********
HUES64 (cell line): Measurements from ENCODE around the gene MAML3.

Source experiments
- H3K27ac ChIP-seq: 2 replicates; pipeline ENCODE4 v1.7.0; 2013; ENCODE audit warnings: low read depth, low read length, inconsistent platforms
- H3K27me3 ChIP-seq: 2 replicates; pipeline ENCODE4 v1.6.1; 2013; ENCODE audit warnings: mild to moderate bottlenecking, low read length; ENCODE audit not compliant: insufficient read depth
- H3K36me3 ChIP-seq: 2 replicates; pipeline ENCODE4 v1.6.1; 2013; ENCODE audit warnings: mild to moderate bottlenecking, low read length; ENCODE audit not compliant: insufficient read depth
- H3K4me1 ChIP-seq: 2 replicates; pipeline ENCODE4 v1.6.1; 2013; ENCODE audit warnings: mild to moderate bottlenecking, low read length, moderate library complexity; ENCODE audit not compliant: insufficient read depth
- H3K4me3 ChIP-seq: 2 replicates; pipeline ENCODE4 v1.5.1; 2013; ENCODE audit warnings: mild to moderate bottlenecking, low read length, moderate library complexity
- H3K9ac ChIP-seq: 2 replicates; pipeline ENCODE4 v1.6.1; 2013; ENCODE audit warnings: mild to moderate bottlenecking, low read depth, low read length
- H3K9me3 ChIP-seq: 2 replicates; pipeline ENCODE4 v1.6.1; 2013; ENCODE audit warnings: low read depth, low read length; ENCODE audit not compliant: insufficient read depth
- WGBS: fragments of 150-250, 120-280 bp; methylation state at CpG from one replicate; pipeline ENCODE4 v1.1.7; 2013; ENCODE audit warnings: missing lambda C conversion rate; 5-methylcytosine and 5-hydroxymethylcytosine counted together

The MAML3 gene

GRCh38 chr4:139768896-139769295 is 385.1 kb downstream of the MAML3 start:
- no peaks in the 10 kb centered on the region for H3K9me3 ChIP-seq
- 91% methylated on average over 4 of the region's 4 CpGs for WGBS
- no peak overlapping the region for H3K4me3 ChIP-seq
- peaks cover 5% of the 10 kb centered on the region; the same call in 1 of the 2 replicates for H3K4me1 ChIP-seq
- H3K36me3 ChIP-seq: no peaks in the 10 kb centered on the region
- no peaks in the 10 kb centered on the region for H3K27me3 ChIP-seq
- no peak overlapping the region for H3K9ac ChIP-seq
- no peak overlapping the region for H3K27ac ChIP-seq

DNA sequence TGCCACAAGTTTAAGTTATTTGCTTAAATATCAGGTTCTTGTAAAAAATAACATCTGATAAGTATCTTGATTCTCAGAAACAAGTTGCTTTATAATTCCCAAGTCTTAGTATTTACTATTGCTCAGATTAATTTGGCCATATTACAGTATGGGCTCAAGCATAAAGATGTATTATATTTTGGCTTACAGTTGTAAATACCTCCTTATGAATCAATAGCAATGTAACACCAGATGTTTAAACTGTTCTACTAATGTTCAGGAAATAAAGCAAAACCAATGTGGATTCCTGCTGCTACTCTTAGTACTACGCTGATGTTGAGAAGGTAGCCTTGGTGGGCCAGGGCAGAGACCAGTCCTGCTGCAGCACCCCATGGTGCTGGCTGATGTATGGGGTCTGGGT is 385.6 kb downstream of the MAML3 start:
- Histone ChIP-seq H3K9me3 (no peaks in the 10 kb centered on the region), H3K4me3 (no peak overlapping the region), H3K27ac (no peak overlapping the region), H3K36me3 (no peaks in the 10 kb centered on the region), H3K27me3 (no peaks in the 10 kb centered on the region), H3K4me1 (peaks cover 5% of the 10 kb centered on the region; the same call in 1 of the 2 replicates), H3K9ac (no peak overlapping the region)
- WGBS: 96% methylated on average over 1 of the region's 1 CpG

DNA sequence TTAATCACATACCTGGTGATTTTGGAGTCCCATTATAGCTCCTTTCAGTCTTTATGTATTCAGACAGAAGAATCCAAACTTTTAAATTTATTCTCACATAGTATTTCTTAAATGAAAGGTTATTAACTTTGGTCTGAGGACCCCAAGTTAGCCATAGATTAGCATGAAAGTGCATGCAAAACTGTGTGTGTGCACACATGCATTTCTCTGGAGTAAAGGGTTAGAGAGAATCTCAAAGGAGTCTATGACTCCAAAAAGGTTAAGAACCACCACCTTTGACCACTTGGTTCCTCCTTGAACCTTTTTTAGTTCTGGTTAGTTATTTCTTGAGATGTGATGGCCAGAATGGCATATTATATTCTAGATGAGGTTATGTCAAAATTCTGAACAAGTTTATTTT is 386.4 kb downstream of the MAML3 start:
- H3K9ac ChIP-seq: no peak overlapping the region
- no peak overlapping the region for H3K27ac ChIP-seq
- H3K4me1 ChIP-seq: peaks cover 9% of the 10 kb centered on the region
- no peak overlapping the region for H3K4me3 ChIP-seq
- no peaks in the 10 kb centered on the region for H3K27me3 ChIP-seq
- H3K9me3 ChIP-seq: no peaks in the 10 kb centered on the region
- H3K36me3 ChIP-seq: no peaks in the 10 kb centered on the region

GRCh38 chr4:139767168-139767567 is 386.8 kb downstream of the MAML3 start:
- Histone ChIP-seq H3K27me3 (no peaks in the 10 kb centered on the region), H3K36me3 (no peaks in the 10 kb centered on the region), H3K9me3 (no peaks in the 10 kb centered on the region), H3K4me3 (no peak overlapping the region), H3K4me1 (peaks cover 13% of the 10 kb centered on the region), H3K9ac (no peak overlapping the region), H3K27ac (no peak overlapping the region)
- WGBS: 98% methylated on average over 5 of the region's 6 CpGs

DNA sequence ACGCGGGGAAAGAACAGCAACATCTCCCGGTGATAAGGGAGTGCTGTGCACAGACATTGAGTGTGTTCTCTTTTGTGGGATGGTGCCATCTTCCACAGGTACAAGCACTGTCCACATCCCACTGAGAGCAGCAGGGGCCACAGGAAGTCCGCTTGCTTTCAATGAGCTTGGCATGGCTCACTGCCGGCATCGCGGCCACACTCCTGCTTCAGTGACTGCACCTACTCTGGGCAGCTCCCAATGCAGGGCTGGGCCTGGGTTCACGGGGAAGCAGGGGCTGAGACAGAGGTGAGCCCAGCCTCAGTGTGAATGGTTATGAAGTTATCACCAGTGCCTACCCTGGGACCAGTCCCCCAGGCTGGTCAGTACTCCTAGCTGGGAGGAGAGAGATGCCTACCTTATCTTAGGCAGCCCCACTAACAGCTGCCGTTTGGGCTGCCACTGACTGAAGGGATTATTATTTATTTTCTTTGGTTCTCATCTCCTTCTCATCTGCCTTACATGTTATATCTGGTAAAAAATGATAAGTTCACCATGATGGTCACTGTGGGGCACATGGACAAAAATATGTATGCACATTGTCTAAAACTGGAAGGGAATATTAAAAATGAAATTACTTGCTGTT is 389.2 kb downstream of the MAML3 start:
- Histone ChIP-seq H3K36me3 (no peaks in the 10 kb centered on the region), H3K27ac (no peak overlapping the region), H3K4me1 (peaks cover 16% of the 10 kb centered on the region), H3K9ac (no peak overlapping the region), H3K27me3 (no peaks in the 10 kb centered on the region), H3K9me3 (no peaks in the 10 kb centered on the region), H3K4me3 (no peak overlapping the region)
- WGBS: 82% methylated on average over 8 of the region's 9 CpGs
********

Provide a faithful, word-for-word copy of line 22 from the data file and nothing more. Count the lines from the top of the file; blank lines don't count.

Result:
- Histone ChIP-seq H3K9me3 (no peaks in the 10 kb centered on the region), H3K4me3 (no peak overlapping the region), H3K27ac (no peak overlapping the region), H3K36me3 (no peaks in the 10 kb centered on the region), H3K27me3 (no peaks in the 10 kb centered on the region), H3K4me1 (peaks cover 5% of the 10 kb centered on the region; the same call in 1 of the 2 replicates), H3K9ac (no peak overlapping the region)